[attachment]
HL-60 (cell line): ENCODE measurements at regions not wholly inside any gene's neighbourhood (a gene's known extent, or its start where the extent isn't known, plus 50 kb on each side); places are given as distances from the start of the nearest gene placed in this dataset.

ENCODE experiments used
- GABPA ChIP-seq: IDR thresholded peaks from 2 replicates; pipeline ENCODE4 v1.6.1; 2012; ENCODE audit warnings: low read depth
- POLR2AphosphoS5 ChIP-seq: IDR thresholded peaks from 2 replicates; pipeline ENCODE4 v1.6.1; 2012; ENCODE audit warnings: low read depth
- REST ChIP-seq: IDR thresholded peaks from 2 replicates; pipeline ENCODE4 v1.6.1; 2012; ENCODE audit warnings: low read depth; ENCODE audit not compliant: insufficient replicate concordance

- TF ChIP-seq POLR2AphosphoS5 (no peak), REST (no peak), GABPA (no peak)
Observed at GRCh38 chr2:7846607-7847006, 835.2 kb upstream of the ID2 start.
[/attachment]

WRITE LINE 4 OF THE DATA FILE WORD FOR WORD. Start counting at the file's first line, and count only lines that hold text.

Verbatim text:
- POLR2AphosphoS5 ChIP-seq: IDR thresholded peaks from 2 replicates; pipeline ENCODE4 v1.6.1; 2012; ENCODE audit warnings: low read depth